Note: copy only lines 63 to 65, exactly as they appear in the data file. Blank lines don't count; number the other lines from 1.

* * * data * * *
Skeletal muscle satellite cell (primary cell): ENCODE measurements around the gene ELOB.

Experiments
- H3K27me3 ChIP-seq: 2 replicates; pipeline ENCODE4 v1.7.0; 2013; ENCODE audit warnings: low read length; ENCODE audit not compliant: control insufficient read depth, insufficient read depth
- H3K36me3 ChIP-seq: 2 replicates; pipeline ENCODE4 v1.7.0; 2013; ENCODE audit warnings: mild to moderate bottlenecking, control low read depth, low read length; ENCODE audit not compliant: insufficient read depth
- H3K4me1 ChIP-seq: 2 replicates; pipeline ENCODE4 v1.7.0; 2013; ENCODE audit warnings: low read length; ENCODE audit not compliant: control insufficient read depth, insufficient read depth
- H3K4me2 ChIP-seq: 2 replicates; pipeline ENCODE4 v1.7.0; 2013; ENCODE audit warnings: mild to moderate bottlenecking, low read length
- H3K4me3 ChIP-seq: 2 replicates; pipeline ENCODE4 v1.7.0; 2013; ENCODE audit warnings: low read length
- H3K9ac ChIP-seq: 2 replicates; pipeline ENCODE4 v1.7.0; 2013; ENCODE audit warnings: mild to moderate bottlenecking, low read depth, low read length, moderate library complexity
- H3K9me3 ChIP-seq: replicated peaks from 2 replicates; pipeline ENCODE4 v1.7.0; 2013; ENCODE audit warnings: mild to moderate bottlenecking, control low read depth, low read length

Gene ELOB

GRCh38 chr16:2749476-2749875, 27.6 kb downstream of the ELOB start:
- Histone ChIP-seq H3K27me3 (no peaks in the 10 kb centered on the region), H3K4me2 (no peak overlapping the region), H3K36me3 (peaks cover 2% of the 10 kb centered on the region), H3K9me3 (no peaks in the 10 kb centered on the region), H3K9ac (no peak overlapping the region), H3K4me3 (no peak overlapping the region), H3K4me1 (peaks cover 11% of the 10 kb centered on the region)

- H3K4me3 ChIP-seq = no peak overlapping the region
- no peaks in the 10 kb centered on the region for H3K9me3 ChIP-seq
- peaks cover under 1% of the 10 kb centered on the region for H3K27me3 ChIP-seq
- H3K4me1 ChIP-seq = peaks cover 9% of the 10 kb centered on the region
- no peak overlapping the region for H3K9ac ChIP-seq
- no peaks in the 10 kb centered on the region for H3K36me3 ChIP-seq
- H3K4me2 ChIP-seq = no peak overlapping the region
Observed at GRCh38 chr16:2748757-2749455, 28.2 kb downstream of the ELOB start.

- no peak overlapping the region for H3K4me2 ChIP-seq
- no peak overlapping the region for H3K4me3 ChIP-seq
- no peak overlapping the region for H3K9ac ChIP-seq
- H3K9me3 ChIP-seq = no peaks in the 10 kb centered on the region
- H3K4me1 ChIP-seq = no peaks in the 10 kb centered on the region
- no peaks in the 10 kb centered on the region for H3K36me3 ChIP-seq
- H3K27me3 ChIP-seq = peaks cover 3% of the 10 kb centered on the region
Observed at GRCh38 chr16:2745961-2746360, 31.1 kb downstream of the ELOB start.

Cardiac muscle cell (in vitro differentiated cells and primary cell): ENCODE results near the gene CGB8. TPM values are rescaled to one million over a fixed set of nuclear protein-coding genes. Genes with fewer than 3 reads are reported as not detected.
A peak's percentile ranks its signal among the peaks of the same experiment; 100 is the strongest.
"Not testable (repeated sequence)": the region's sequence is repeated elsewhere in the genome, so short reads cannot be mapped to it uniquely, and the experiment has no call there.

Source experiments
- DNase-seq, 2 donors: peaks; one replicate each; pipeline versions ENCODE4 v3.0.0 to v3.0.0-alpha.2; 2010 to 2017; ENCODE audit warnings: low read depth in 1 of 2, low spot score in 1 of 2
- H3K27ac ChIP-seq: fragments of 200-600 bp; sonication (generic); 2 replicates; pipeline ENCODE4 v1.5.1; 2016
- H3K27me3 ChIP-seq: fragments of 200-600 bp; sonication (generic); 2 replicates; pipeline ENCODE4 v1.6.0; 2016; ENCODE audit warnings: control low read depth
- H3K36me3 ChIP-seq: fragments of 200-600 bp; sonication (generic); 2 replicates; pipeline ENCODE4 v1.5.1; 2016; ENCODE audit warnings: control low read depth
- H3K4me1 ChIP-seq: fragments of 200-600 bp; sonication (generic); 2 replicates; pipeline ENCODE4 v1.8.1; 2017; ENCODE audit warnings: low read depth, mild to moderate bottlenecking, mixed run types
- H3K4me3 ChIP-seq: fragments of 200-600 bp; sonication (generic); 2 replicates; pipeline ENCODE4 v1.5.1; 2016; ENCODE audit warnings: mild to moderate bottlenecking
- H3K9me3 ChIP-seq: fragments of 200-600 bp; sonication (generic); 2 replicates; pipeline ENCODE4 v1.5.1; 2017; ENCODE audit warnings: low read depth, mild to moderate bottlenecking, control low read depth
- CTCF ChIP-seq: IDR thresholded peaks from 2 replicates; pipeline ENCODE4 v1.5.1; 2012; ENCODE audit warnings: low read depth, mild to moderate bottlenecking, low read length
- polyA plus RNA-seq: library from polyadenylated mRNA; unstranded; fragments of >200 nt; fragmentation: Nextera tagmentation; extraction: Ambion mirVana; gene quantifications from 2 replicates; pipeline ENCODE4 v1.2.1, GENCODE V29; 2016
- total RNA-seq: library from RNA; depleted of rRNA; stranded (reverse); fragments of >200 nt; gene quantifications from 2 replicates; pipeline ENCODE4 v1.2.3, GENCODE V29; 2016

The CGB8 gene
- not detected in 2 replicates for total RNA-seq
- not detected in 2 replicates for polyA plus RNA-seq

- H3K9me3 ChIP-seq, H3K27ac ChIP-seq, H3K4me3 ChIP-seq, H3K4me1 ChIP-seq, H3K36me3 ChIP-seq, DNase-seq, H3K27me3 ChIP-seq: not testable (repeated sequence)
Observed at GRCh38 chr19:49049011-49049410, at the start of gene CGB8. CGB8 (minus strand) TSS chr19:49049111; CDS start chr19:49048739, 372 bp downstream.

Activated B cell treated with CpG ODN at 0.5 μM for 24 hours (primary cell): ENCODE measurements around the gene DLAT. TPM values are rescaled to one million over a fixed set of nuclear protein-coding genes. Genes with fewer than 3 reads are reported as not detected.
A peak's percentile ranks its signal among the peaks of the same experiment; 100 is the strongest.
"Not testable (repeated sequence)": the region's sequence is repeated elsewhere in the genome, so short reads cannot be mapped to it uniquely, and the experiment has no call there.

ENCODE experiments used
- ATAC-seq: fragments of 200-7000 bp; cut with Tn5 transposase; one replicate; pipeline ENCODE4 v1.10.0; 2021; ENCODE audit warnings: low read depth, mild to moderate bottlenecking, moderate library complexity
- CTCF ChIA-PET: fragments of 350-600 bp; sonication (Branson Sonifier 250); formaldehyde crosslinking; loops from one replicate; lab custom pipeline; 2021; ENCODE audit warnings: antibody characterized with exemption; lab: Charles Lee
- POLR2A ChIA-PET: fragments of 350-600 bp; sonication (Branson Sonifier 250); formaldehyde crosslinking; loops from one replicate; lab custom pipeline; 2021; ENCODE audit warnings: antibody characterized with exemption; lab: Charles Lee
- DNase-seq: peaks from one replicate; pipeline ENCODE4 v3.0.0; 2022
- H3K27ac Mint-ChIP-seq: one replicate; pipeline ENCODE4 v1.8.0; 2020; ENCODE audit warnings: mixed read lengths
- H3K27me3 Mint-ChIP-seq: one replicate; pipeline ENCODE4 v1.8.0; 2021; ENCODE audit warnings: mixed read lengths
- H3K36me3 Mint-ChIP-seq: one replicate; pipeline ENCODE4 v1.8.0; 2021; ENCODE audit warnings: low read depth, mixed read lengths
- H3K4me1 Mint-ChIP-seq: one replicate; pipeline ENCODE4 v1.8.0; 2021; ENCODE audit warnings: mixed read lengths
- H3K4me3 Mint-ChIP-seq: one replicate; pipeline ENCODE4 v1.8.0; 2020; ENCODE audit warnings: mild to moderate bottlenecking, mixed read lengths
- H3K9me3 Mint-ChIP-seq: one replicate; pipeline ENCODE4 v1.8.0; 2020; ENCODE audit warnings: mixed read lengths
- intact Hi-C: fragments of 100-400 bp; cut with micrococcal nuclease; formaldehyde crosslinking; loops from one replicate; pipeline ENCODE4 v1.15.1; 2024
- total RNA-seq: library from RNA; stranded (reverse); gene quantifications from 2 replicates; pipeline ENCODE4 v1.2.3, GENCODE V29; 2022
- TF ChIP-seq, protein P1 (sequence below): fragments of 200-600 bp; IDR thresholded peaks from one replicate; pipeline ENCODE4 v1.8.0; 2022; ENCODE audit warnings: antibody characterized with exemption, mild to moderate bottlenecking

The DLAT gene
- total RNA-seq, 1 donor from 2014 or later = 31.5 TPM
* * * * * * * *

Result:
- total RNA-seq: library from RNA; stranded (reverse); gene quantifications from 2 replicates; pipeline ENCODE4 v1.2.3, GENCODE V29; 2022
- TF ChIP-seq, protein P1 (sequence below): fragments of 200-600 bp; IDR thresholded peaks from one replicate; pipeline ENCODE4 v1.8.0; 2022; ENCODE audit warnings: antibody characterized with exemption, mild to moderate bottlenecking

The DLAT gene